Fight of the Essex and the Alert.

From an old wood-cut.

Until August 13th the Essex had no adventure. On that day, while cruising along under reefed top-sails, a ship was seen to windward that appeared to be a man-of-war. At this, drags were put over the stern of the Essex to hold her back, and then a few men were sent aloft to shake out the reefs, and the sails were then spread to the breeze exactly as a merchant-crew would have done it. The stranger was entirely deceived by this, and she came bowling down toward the Essex, which was now flying the British flag. The stranger having fired a gun, the Essex hove to until she had passed under her stern to leeward. Having now the weather-gage, the Essex suddenly filled away42 her main-sails, cut away the drags, hauled down the British flag, ran up the Stars and Stripes, and, throwing open her ports, ran out the muzzles of her guns.

At the sight of these doings the Englishmen gave three cheers, and, without waiting to get where their guns would bear effectively, they blazed away with grape and canister.

The Essex waited for a minute or two until her guns would bear, and then gave the stranger a broadside, “tompions and all,” as Midshipman Farragut wrote at the time. The effect on the stranger was stunning. Her crew were actually stunned into inaction, and all of them but three officers were severely reprimanded at the court-martial of the captain, and several of the lower officers were dishonorably dismissed from the service on a charge of cowardice. They tried to veer off and run away, but “she was in the lion’s reach,” to again quote the youngster, and within eight minutes the Essex was alongside, when the stranger fired a musket and then struck her flag.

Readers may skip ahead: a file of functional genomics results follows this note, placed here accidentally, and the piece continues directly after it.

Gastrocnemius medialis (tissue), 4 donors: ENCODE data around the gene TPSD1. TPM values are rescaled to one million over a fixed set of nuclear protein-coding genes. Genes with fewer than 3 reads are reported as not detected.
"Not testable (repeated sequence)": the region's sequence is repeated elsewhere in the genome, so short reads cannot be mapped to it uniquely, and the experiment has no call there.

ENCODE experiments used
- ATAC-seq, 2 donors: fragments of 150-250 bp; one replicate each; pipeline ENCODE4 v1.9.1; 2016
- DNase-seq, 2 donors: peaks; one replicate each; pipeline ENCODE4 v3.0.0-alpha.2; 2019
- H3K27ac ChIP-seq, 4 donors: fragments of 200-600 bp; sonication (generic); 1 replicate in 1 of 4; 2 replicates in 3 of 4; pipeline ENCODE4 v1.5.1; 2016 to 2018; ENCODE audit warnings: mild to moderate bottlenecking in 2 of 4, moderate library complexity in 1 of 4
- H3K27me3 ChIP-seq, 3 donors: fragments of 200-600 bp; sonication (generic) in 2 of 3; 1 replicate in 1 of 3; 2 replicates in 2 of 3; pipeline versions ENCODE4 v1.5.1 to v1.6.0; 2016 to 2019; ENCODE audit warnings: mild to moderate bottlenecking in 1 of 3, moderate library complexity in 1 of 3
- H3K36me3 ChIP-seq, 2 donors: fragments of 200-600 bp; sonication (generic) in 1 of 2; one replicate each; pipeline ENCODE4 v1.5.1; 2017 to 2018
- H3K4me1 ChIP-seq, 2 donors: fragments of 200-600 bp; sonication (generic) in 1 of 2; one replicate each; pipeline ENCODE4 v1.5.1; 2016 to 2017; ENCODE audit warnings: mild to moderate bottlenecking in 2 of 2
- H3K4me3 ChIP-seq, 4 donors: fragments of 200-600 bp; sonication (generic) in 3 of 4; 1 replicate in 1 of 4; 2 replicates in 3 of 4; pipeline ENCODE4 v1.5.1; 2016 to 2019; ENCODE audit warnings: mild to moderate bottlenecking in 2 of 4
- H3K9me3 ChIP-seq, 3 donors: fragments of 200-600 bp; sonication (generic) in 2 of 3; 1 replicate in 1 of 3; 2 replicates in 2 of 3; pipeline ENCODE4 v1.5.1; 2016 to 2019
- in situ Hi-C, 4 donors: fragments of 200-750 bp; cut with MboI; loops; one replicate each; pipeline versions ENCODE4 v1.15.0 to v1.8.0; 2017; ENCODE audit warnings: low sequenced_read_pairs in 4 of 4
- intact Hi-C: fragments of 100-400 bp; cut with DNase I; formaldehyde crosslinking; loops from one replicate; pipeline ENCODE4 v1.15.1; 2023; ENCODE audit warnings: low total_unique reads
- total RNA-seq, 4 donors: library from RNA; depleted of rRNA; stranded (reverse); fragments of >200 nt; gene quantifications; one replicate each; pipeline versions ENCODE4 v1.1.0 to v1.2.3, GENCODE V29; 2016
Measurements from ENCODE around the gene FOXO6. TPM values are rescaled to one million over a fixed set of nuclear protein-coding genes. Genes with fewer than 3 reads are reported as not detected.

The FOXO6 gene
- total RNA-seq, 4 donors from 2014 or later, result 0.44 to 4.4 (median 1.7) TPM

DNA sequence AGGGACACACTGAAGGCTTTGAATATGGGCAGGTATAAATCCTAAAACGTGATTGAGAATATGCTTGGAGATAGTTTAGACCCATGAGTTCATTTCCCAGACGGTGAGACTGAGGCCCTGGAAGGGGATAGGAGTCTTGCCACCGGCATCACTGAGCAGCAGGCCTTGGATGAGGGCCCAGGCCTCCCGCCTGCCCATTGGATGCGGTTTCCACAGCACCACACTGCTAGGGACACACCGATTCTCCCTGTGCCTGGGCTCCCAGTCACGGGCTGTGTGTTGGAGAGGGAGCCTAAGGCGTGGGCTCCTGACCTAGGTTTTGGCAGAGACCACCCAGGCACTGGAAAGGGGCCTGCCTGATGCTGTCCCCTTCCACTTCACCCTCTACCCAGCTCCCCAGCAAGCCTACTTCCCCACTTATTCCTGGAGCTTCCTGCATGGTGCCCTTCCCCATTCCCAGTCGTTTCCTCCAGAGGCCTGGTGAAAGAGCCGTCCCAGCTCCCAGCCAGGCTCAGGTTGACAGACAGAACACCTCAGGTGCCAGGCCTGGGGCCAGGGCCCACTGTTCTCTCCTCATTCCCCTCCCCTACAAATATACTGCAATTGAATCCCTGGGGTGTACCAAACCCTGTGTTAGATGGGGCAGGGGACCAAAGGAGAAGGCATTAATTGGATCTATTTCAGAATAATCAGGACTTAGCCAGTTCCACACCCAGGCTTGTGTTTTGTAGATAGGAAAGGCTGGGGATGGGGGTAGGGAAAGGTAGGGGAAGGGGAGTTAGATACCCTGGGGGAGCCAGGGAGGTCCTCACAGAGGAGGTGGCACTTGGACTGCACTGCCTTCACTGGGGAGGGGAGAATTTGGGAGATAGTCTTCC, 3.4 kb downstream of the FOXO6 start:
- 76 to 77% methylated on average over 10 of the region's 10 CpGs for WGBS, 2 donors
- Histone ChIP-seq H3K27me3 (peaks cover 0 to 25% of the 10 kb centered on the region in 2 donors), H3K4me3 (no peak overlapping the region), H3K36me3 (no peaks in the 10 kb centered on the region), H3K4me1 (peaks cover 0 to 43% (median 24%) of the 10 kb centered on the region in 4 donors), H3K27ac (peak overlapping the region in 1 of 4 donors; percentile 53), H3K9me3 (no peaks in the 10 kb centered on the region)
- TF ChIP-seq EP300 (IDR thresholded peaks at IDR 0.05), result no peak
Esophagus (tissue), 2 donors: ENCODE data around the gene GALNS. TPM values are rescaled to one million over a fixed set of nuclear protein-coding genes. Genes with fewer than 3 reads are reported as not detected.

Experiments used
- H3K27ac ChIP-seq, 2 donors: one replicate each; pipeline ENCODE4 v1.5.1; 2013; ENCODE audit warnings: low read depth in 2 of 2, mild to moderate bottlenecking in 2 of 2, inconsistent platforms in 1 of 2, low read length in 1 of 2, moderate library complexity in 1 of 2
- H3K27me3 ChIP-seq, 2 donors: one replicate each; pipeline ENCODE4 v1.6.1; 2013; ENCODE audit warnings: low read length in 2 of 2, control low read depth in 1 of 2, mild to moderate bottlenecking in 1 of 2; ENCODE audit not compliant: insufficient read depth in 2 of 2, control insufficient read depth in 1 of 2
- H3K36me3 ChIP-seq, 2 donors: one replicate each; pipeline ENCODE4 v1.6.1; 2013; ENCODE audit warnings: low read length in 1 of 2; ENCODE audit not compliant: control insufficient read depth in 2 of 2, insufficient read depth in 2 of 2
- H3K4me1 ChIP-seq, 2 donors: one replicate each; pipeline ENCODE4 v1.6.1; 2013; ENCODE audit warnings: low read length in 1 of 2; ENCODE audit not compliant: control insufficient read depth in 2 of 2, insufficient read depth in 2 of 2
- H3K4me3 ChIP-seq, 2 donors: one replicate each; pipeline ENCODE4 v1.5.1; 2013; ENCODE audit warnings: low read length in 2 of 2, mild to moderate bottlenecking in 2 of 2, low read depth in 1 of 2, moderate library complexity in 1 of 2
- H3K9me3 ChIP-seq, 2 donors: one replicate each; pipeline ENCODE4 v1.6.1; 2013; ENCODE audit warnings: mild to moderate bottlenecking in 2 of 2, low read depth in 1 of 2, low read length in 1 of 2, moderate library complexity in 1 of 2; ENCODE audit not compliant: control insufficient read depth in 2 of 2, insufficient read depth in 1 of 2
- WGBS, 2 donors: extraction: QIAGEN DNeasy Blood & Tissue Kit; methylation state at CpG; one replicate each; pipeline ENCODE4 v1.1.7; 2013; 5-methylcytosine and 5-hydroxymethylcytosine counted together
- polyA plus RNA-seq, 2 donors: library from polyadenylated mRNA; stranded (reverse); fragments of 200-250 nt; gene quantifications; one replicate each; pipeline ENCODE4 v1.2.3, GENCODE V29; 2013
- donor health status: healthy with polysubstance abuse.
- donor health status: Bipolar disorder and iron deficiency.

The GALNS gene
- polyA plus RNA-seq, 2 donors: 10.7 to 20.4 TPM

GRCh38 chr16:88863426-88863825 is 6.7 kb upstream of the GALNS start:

The American officer who boarded her found that she was the corvette Alert, Captain Thomas L. P. Laugharne, carrying eighteen short thirty-twos and two long twelves, a very inferior force to that of the Essex. And yet the result of this brief contest was of the greatest significance. The British histories say the fight lasted43 fifteen minutes. Doubtless this means from the time the Alert’s crew cheered so vigorously until they hauled down their flag. Farragut says that it was eight minutes from the first broadside of the Essex until the flag came down, and this is not disputed. In eight minutes the Essex had shot the Alert so full of holes that when the American boat’s crew reached the beaten ship the water was seven feet deep in her hold in spite of the utmost efforts of her crew to check the leaks! Not a man was killed on the Alert, and only three were wounded. The gunners of the Essex aimed low—they shot to sink the enemy, and they wellnigh succeeded. No one was hurt on the Essex.